Management for Elderly Women With Advanced-Stage, High-Grade Endometrial Cancer

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Abstract

OBJECTIVE:

To examine the treatment and survival of elderly women diagnosed with advanced-stage, high-grade endometrial cancer.

METHODS:

We performed a retrospective cohort study of women diagnosed between 2003 and 2011 with advanced-stage, high-grade endometrial cancers (grade 3 adenocarcinoma, carcinosarcoma, clear-cell carcinoma, and uterine serous carcinoma) using the National Cancer Database. Women were stratified by age: younger than 55, 55–64, 65–74, 75–84, and 85 years old or older. Multivariate logistic regression models and Cox proportional hazards survival methods for all-cause mortality were used for analyses.

RESULTS:

Twenty thousand four hundred sixty-eight patients were included, 14.9% younger than 55 years, 30.9% 55–64 years, 31.1% 65–74 years, 18.8% 75–84 years, and 4.3% 85 years old or older. Patients younger than 55 years had surgery more frequently compared with patients 75–84 years (97.2% compared with 95.8%; P<.001) and 85 years or older (97.2% compared with 94.8%; P<.001) and a higher rate of lymph node dissection (78.7% compared with 70.5%; P<.001 and 78.7% compared with 59.5%; P<.001, respectively). Women younger than 55 years old were more likely to receive chemotherapy compared with those 75–84 years (63.9% compared with 42.2%; P<.001) and 85 years old or older (63.9% compared with 22%; P<.001). After adjusting for prognostic factors, women ages 75–84 and 85 years or older were less likely to have received chemotherapy compared with women younger than 55 years (odds ratio [OR] 0.34, 95% confidence interval [CI] 0.29–0.38 and OR 0.12, 95% CI 0.10–0.14). The same was true with surgery (OR 0.63, 95% CI 0.45–0.88 and OR 0.46, 95% CI 0.30–0.70) and radiotherapy (OR 0.61, 95% CI 0.53–0.70 and OR 0.45, 95% CI 0.37–0.56). The Cox regression model showed that in women with stage III disease, women 75–84 years had a twofold higher risk of death (hazard ratio [HR] 2.38, 95% CI 2.14–2.65) and those 85 years or older had a threefold higher risk (HR 3.16, 95% CI 2.76–3.61) compared with patients younger than 55 years. Patients with stage IV and age 75–84 years had a 24% increased risk of death (HR 1.24, 95% CI 1.11–1.40) and those 85 years or older had a 52% increased risk (HR 1.52, 95% CI 1.29–1.79).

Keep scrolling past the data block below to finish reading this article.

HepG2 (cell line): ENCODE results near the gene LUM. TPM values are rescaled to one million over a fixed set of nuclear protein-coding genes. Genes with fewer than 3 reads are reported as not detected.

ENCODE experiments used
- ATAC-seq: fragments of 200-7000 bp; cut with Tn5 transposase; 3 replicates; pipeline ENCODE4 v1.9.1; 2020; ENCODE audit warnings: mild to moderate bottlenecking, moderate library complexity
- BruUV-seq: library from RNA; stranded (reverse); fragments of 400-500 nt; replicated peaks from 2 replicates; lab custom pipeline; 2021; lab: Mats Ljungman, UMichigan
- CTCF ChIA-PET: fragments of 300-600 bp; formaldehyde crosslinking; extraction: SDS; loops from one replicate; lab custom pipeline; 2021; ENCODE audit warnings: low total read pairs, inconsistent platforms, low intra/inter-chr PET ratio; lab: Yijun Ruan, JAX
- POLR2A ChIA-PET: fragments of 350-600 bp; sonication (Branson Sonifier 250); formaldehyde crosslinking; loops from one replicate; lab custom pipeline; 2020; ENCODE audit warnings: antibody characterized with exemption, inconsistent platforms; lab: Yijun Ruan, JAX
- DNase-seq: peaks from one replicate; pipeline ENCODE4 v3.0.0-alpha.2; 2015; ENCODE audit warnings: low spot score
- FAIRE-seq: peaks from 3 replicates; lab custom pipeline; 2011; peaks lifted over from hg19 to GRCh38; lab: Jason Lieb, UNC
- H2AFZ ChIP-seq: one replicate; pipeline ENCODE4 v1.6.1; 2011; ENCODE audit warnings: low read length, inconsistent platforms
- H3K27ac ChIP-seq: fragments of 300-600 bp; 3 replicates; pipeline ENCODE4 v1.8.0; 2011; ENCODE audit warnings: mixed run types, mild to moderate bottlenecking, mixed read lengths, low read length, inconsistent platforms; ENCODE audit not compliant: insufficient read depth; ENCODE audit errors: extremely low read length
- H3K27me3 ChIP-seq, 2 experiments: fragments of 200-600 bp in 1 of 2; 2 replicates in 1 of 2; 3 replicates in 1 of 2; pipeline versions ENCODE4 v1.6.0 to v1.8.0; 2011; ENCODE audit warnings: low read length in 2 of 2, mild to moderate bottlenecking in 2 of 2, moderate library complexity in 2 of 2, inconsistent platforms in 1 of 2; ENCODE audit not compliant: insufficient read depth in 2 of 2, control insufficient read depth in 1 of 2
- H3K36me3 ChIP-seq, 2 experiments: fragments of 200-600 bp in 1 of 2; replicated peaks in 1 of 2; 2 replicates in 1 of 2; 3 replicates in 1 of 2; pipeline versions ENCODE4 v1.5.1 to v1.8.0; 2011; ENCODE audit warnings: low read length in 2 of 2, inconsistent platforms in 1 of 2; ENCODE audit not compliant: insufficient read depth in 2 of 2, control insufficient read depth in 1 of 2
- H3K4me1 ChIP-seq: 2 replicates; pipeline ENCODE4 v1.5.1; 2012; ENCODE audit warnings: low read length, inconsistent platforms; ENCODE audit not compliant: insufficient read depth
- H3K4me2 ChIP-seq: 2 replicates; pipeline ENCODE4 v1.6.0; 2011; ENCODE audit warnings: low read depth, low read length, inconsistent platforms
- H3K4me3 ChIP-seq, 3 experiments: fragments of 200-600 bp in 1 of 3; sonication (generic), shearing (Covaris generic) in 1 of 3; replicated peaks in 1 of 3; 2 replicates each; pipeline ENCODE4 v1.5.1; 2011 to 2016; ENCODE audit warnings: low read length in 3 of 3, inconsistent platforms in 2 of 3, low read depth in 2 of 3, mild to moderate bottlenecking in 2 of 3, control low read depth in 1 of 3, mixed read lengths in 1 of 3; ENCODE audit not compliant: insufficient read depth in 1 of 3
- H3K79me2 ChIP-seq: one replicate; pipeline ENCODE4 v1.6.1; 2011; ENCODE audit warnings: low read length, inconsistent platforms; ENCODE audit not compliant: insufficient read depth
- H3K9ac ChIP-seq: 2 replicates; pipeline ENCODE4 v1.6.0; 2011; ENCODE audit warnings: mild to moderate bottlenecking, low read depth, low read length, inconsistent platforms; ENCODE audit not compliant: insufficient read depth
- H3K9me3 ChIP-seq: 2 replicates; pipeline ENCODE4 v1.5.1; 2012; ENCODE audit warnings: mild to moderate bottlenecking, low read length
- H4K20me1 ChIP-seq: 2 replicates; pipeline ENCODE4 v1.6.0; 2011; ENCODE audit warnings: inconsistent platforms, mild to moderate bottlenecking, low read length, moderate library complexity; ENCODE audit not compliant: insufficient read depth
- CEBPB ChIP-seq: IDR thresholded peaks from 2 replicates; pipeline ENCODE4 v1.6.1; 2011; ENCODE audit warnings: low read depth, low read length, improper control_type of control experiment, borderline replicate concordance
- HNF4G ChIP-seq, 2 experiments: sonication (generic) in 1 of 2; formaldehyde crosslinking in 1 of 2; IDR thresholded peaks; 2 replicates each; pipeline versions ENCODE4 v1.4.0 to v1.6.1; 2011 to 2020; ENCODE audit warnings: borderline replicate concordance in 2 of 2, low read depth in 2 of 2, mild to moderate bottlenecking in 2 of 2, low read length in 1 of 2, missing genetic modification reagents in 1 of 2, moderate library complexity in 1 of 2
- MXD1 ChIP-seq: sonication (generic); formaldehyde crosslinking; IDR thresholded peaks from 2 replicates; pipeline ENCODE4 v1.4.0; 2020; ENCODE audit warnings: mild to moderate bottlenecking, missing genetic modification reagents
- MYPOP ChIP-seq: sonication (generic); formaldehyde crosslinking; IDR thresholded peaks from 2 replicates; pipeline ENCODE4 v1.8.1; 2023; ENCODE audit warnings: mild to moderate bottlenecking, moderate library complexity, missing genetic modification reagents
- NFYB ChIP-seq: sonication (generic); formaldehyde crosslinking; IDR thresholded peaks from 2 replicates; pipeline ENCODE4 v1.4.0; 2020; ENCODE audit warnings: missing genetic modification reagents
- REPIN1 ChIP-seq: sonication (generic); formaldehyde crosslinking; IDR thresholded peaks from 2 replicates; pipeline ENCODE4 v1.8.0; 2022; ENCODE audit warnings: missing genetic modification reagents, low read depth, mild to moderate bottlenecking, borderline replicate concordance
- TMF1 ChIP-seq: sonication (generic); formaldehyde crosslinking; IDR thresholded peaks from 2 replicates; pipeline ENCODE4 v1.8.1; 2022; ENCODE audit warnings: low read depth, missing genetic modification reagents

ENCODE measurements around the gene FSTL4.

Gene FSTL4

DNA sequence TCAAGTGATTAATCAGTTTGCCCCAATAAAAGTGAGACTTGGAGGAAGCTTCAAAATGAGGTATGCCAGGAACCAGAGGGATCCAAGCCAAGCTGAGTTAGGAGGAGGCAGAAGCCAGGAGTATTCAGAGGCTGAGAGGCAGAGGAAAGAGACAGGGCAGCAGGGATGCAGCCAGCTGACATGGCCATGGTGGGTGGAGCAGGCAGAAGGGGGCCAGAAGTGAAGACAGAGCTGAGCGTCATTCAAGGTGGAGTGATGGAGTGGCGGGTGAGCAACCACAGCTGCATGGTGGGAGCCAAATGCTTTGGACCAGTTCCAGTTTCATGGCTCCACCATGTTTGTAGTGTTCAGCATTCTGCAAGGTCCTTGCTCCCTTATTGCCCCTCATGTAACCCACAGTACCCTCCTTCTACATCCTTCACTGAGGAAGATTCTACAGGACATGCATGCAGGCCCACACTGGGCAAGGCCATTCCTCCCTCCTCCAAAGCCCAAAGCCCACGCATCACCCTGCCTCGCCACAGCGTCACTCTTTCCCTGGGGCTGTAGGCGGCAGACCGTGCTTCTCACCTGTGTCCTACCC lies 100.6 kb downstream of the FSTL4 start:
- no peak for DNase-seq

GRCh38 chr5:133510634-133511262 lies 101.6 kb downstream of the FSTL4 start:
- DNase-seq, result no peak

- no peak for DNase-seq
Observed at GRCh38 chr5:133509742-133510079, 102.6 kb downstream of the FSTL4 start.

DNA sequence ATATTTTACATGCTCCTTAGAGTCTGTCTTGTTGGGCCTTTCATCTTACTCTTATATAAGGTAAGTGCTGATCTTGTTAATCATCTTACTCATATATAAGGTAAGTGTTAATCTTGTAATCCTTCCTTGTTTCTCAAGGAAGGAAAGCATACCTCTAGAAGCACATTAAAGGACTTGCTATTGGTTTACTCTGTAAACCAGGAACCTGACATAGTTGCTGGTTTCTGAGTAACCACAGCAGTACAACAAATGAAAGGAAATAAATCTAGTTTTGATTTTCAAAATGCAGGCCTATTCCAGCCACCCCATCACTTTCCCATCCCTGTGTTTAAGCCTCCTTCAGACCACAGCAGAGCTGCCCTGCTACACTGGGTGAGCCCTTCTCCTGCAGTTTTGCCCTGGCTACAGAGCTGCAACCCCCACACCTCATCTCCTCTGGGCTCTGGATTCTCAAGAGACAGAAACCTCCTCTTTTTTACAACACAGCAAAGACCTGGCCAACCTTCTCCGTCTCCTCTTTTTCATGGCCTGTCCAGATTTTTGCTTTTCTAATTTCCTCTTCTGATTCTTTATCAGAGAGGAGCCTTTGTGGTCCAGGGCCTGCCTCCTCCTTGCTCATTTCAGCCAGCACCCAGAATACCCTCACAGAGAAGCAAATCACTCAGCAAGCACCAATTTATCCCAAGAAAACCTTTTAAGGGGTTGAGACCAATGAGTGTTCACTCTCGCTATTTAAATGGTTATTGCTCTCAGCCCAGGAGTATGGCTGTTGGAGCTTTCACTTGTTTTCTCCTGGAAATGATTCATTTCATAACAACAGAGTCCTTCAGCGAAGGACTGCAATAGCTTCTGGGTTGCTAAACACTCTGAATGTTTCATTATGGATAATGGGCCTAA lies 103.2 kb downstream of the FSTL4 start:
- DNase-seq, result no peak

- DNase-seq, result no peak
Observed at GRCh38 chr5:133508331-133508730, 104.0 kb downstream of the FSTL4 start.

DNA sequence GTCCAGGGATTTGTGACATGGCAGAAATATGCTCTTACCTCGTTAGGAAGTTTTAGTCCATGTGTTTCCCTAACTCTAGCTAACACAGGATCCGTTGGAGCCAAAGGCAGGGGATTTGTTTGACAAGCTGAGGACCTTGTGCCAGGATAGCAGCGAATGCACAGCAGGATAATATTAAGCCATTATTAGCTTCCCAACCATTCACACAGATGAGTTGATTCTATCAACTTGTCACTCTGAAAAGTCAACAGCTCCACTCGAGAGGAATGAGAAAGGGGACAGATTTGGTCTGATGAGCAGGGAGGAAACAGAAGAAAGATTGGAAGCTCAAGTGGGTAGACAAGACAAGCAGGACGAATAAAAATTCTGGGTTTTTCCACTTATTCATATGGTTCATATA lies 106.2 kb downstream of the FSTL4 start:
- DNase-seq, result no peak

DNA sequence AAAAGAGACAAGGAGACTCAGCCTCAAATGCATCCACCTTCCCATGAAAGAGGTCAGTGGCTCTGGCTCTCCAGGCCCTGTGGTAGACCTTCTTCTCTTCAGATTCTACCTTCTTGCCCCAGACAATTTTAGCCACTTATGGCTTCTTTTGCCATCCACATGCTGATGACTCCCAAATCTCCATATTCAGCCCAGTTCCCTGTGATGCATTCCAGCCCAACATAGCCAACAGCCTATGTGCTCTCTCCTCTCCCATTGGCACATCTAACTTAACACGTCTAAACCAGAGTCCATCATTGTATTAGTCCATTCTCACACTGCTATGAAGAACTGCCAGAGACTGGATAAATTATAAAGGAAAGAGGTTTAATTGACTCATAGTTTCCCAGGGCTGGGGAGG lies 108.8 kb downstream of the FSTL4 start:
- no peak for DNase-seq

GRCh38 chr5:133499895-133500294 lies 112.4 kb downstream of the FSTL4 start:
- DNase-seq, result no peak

CONCLUSION:

Elderly women with high-grade endometrial cancer are less likely to be treated with surgery, chemotherapy, or radiation.

LEVEL OF EVIDENCE:

II

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